EK: I wouldn’t be sitting here today talking on the subject if there wasn’t solid top-down support for our efforts to prove the business imperative. UBS has really had an overhaul in its senior leadership. Although it is still a work in progress and there may be varying degrees of engagement, with assuredness I can tell you that key executives are extremely supportive of the principles of sustainable investing.
MA: What is a challenge you face in your work?
EK: One of the biggest challenges is continuing resource constraints. We are often asking people to do more and more with less and less. The recent financial environment has exacerbated this situation. Now, we must address the crisis of confidence in capitalism. The reality is that capitalism is the most productive economic system we know today -- when it’s done RIGHT. We need to be conscious of the concentration of economic power that lies in the private sector. We need to harness that power to make positive change in the world. Issues of income inequality, healthcare, and education, must be addressed by big scale initiatives and CAPITALISM. Capital markets need to lead and the government needs to put in place the structures to facilitate it.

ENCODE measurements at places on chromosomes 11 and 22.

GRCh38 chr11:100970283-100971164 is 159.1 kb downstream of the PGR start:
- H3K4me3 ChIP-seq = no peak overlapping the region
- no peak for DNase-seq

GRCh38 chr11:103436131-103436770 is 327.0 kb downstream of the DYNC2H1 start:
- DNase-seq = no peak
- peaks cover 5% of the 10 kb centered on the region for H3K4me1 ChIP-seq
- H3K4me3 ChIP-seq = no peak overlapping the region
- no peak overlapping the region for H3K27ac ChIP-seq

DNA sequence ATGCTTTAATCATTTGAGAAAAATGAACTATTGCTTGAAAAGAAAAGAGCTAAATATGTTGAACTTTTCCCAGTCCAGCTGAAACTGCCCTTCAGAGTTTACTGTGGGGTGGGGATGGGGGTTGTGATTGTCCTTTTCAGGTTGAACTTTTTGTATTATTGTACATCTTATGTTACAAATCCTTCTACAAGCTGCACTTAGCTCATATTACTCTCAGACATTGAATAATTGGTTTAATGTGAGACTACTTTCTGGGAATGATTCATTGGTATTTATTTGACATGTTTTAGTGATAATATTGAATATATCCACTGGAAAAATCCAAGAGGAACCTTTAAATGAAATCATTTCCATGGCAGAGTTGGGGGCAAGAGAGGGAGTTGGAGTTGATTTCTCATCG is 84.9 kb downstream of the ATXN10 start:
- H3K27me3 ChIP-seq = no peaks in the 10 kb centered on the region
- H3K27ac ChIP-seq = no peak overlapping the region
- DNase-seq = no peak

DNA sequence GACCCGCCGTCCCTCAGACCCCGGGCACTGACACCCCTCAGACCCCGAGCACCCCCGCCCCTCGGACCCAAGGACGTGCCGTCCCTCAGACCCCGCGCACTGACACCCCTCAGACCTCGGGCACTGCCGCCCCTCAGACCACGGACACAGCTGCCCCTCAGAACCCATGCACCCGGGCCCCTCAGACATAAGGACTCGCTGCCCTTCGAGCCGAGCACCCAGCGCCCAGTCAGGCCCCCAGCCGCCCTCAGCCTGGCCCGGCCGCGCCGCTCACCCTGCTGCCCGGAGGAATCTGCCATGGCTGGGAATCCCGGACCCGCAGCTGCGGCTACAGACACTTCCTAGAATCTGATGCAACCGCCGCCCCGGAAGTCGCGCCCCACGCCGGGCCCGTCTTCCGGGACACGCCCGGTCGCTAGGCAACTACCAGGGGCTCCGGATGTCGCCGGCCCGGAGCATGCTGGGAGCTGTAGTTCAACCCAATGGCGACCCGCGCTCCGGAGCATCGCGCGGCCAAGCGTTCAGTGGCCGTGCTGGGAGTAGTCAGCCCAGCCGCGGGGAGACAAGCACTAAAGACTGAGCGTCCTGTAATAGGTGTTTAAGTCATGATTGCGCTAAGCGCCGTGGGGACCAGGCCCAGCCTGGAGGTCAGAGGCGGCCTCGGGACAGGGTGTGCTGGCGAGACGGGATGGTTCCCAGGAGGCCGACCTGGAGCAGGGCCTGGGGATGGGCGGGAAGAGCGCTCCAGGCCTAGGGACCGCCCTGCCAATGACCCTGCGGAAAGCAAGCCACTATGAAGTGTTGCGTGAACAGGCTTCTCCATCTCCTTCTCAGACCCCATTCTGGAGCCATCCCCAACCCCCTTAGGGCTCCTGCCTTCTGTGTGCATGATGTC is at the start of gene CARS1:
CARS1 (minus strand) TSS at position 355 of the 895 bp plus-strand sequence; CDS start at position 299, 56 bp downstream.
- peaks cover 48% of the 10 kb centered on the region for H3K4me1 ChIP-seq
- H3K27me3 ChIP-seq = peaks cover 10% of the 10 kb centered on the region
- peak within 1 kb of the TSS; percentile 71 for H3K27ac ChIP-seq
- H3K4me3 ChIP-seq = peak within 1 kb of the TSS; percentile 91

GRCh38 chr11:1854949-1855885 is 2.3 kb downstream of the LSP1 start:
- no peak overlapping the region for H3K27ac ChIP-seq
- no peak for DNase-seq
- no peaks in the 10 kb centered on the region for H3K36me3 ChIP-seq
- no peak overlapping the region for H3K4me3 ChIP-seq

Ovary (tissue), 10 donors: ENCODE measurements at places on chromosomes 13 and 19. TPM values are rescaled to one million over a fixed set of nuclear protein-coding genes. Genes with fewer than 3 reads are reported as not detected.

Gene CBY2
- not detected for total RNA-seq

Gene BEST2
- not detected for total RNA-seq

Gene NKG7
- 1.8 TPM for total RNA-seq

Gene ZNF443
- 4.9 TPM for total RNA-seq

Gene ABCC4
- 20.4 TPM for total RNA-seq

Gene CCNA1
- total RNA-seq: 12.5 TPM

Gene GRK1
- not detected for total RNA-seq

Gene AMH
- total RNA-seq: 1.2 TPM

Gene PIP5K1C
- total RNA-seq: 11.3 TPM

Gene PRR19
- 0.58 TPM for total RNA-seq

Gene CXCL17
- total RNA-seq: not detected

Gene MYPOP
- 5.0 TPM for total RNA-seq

MA: What are you especially proud of accomplishing in this role?
EK: I am proud of the product and process innovation that I’ve brought to our research product team. We’re now able to be more global, make better predictions and we’re more progressive. It’s challenging to be someone who takes the long-term view all the time, even when there may be short-term costs, but I aspire to be both fearless and persistent in response to the challenge.